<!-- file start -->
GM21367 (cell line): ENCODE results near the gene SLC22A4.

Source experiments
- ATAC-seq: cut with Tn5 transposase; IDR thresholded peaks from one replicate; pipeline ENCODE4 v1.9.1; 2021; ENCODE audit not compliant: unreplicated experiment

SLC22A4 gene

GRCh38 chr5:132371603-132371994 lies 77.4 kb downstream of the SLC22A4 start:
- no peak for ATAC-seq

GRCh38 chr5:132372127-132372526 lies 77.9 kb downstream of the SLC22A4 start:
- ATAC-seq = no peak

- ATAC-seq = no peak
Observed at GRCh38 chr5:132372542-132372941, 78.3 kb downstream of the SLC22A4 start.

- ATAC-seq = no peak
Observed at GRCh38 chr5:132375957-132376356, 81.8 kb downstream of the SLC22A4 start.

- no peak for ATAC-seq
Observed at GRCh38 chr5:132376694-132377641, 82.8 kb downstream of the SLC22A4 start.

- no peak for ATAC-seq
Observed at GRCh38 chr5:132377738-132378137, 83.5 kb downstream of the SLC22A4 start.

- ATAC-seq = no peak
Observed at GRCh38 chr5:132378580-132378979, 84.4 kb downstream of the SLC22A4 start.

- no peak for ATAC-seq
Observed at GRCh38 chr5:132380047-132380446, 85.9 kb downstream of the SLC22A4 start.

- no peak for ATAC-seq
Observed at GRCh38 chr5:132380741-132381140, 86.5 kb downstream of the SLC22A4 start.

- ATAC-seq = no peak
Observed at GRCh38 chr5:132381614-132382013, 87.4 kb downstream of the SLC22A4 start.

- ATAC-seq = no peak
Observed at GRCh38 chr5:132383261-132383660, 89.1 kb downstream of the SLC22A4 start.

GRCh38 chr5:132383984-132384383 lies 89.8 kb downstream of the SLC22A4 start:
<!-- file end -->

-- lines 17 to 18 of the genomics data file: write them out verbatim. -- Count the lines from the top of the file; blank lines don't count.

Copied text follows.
- ATAC-seq = no peak
Observed at GRCh38 chr5:132378580-132378979, 84.4 kb downstream of the SLC22A4 start.